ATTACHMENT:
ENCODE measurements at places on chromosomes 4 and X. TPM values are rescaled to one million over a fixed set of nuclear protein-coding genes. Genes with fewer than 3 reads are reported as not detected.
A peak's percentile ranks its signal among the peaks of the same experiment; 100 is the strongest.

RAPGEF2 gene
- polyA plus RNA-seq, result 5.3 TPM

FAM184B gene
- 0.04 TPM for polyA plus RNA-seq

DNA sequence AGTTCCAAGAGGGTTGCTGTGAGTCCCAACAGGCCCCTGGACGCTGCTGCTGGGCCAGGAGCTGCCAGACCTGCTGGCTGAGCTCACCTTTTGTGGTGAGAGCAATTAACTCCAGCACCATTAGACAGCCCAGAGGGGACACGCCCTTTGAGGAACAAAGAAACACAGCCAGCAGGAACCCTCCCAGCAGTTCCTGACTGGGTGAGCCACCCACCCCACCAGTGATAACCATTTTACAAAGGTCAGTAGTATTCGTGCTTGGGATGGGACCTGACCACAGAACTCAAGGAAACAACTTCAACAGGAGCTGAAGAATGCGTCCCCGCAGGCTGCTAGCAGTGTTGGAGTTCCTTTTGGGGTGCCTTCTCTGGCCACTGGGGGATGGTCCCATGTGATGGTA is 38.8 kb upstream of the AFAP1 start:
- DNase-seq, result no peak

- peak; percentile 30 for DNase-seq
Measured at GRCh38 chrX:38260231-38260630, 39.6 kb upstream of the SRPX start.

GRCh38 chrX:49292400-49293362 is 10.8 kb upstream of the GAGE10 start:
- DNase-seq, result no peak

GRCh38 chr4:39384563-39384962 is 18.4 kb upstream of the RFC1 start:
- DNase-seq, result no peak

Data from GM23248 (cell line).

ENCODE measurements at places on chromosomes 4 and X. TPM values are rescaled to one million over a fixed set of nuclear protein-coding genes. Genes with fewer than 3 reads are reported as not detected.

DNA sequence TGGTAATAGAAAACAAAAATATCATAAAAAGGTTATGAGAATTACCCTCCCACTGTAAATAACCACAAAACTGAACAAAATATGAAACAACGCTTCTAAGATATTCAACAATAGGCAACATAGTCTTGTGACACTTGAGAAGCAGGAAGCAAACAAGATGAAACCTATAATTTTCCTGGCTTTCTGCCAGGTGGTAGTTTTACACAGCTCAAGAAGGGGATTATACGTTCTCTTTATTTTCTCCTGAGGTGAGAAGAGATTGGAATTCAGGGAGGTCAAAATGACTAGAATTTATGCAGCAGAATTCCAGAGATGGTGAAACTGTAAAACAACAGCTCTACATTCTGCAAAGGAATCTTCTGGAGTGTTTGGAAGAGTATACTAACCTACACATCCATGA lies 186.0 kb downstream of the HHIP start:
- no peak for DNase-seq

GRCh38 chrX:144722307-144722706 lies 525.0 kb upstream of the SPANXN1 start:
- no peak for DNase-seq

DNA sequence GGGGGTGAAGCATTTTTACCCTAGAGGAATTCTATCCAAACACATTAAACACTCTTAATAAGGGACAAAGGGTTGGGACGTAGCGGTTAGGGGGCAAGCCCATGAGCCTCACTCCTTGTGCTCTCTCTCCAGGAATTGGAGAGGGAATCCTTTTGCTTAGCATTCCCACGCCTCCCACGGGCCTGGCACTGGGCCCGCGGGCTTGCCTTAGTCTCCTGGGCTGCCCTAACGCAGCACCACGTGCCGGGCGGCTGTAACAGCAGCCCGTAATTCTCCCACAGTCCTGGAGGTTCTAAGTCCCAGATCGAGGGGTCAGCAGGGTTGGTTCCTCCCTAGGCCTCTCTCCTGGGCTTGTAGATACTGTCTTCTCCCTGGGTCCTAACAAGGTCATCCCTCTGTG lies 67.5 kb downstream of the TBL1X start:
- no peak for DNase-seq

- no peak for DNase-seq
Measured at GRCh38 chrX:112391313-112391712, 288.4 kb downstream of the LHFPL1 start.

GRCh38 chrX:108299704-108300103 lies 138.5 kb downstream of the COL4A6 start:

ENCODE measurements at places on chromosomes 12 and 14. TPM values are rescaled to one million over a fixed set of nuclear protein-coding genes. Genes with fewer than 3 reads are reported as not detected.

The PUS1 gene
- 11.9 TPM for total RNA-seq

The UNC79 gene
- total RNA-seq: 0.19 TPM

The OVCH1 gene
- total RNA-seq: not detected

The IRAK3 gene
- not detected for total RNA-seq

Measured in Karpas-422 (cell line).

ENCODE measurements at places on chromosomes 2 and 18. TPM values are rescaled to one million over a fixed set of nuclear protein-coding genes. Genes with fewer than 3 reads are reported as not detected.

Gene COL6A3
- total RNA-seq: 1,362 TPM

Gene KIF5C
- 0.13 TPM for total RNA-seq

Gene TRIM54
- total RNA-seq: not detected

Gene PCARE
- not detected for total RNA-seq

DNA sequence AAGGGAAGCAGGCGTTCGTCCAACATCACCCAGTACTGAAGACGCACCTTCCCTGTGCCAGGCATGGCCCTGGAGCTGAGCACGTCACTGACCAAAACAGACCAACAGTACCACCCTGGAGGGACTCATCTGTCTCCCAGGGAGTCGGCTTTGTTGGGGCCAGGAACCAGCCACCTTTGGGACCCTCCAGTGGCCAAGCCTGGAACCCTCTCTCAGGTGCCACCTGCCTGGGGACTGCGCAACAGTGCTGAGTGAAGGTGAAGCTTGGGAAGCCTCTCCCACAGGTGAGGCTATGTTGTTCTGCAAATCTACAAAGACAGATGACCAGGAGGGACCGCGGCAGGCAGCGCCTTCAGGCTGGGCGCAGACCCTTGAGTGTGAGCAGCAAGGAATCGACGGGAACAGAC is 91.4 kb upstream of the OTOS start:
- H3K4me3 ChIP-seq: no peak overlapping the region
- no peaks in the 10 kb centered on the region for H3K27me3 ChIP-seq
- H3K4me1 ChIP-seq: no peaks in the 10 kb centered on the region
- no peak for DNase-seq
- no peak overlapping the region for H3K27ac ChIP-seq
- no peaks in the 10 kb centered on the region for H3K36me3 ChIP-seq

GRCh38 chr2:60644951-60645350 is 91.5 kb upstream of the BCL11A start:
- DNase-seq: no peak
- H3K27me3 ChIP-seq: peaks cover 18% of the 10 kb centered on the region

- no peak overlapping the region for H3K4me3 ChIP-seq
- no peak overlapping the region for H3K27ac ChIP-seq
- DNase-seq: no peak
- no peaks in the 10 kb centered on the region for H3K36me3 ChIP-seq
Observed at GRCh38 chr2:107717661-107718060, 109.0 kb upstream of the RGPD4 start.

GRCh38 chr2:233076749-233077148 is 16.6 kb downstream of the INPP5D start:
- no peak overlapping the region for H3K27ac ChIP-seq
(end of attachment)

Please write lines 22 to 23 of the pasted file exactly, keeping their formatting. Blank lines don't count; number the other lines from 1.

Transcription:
- no peak for DNase-seq

- no peak for DNase-seq